Cornering is something of an art form in any racing game. From your arcade racers through to detailed sims, it's the beating heart of any decent game. Namco realised this when they created the first Ridge Racer, and made it completely about cornering, or in this case, drifting. It's been an incredibly successful formula too, with the Ridge Racer series being one of the most respected racing franchises in the world. And when you have something like this on your hands, it's sometimes best to leave things alone, and that is precisely what Namco has done.
So it's with an air of familiarity that I start up Ridge Racer 6; there's The Ridge Racer girl, playing with some cars, dancing a bit - you know, the usual RR quirkiness. Once the game's menu and music start up, you're reminded of exactly what game you're playing, even if it is on the Xbox 360 rather than one of Sony's consoles. It's this adherence to a tried and tested formula that is this Ridge Racer's biggest appeal and its greatest weakness. It's a marmite game, with some people worshipping it, while others moan about the ridiculous driving model - which is missing the point somewhat. Ridge Racer was never meant to be realistic. Its aim has always been to produce a true arcade experience. You'll be glad to know that Ridge Racer 6 lives up to this legacy admirably.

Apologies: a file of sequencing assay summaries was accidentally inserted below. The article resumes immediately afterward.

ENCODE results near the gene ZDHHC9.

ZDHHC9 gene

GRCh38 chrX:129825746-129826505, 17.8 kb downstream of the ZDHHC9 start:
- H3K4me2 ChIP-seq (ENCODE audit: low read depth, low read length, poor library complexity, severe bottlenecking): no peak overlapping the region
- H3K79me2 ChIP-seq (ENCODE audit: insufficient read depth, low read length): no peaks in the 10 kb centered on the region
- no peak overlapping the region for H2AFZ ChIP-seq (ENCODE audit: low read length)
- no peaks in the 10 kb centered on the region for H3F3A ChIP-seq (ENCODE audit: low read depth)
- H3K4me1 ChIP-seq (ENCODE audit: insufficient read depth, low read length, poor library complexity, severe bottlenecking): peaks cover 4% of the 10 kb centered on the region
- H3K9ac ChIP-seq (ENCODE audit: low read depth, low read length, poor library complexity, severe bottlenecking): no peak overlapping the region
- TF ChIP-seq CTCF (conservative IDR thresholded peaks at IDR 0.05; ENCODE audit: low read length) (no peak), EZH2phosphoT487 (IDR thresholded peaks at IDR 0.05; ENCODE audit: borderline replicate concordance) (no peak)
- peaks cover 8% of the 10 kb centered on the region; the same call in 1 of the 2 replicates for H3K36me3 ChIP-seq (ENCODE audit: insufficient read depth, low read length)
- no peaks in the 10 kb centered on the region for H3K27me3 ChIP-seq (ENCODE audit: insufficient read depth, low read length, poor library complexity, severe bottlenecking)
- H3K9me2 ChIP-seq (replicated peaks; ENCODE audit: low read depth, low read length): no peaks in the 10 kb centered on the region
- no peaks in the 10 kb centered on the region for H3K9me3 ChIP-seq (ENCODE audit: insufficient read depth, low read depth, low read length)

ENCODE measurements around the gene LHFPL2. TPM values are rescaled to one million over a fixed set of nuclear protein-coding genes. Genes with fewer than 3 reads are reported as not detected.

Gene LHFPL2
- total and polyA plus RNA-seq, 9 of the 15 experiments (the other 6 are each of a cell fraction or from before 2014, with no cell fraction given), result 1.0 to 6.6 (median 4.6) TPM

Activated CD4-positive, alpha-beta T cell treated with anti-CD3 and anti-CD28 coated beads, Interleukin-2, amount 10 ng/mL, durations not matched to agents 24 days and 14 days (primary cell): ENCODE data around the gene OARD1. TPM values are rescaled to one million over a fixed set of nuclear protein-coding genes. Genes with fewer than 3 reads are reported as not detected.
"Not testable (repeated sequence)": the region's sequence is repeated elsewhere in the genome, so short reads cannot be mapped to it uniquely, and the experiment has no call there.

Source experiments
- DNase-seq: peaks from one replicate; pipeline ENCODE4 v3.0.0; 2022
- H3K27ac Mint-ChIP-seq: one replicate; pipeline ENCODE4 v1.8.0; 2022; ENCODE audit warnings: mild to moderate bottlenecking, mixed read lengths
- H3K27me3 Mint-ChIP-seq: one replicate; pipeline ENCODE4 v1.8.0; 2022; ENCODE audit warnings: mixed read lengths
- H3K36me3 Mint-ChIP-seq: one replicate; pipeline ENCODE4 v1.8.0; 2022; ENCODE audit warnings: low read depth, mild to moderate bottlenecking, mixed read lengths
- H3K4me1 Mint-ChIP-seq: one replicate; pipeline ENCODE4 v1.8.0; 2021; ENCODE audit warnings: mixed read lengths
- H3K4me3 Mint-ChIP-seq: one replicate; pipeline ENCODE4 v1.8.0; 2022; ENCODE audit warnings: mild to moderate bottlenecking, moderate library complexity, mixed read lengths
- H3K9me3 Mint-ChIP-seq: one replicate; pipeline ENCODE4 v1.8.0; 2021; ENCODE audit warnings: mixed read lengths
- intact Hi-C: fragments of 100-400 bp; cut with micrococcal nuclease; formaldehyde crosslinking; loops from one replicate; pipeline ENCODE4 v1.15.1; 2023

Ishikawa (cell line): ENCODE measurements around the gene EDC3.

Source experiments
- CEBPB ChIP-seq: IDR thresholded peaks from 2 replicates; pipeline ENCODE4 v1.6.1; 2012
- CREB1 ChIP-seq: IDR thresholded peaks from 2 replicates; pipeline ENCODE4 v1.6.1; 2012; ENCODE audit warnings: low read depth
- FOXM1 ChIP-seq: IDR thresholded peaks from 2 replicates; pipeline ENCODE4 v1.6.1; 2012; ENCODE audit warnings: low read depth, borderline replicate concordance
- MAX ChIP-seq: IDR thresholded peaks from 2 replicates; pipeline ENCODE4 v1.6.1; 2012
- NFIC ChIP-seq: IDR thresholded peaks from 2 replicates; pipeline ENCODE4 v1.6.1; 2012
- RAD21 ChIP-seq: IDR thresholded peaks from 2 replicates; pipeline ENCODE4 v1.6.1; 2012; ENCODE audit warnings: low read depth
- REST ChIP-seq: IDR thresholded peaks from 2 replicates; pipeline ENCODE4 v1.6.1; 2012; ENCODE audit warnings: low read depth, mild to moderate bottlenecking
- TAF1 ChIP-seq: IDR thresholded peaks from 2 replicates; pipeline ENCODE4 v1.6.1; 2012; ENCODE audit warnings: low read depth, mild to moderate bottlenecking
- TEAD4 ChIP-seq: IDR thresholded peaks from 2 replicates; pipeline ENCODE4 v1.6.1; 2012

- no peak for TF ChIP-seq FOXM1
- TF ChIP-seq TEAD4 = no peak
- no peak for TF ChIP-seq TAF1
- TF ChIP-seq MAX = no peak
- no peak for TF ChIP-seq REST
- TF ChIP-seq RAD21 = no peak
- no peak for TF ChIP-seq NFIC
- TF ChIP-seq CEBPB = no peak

It starts as all Ridge Racer games start - extremely easily. If anything, the ease with which the game starts lasts slightly too long and carries through the bulk of early races. Indeed, it seems to be a major mistake on Namco's part; racing against opponents who offer no real challenge can quickly become boring - though it would be foolish to quit so early. As the world tour progresses and faster cars become available, the Ridge Racer we all know and love comes back with a vengeance. No longer do the AI opponents fall back so easily, making the fight for the top positions a true test of skill.
'Ridge Racer was never meant to be realistic. Its aim has always been to produce a true arcade experience.'